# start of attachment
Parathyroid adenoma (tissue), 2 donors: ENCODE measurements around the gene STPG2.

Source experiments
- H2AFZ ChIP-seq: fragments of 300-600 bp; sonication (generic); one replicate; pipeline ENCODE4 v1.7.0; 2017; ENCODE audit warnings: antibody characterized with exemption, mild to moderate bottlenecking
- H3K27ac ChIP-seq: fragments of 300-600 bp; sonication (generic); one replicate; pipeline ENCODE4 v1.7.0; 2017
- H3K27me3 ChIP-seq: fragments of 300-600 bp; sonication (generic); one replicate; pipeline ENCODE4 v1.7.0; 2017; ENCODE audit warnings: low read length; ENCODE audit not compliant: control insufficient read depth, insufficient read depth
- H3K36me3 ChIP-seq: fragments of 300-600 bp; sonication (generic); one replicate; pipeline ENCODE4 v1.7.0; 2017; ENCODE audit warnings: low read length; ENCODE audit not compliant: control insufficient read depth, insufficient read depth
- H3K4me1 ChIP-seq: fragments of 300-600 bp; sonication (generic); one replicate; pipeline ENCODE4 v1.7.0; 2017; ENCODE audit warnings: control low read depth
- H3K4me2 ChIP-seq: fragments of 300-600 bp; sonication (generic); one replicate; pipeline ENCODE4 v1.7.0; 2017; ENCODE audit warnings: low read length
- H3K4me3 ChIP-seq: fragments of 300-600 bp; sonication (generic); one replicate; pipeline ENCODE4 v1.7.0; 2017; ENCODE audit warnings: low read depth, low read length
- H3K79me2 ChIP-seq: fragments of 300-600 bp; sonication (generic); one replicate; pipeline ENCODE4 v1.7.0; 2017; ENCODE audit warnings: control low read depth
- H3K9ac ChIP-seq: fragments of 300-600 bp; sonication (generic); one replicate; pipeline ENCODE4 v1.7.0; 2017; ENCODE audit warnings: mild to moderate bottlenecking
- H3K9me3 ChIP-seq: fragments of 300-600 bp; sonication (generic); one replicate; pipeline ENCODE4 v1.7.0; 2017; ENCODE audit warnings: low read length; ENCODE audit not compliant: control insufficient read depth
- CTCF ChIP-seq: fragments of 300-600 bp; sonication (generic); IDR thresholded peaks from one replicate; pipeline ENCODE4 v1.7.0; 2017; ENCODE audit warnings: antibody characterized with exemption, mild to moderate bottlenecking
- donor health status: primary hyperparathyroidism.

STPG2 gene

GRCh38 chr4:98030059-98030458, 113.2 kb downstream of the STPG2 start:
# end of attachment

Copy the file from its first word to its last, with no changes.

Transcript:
Parathyroid adenoma (tissue), 2 donors: ENCODE measurements around the gene STPG2.

Source experiments
- H2AFZ ChIP-seq: fragments of 300-600 bp; sonication (generic); one replicate; pipeline ENCODE4 v1.7.0; 2017; ENCODE audit warnings: antibody characterized with exemption, mild to moderate bottlenecking
- H3K27ac ChIP-seq: fragments of 300-600 bp; sonication (generic); one replicate; pipeline ENCODE4 v1.7.0; 2017
- H3K27me3 ChIP-seq: fragments of 300-600 bp; sonication (generic); one replicate; pipeline ENCODE4 v1.7.0; 2017; ENCODE audit warnings: low read length; ENCODE audit not compliant: control insufficient read depth, insufficient read depth
- H3K36me3 ChIP-seq: fragments of 300-600 bp; sonication (generic); one replicate; pipeline ENCODE4 v1.7.0; 2017; ENCODE audit warnings: low read length; ENCODE audit not compliant: control insufficient read depth, insufficient read depth
- H3K4me1 ChIP-seq: fragments of 300-600 bp; sonication (generic); one replicate; pipeline ENCODE4 v1.7.0; 2017; ENCODE audit warnings: control low read depth
- H3K4me2 ChIP-seq: fragments of 300-600 bp; sonication (generic); one replicate; pipeline ENCODE4 v1.7.0; 2017; ENCODE audit warnings: low read length
- H3K4me3 ChIP-seq: fragments of 300-600 bp; sonication (generic); one replicate; pipeline ENCODE4 v1.7.0; 2017; ENCODE audit warnings: low read depth, low read length
- H3K79me2 ChIP-seq: fragments of 300-600 bp; sonication (generic); one replicate; pipeline ENCODE4 v1.7.0; 2017; ENCODE audit warnings: control low read depth
- H3K9ac ChIP-seq: fragments of 300-600 bp; sonication (generic); one replicate; pipeline ENCODE4 v1.7.0; 2017; ENCODE audit warnings: mild to moderate bottlenecking
- H3K9me3 ChIP-seq: fragments of 300-600 bp; sonication (generic); one replicate; pipeline ENCODE4 v1.7.0; 2017; ENCODE audit warnings: low read length; ENCODE audit not compliant: control insufficient read depth
- CTCF ChIP-seq: fragments of 300-600 bp; sonication (generic); IDR thresholded peaks from one replicate; pipeline ENCODE4 v1.7.0; 2017; ENCODE audit warnings: antibody characterized with exemption, mild to moderate bottlenecking
- donor health status: primary hyperparathyroidism.

STPG2 gene

GRCh38 chr4:98030059-98030458, 113.2 kb downstream of the STPG2 start: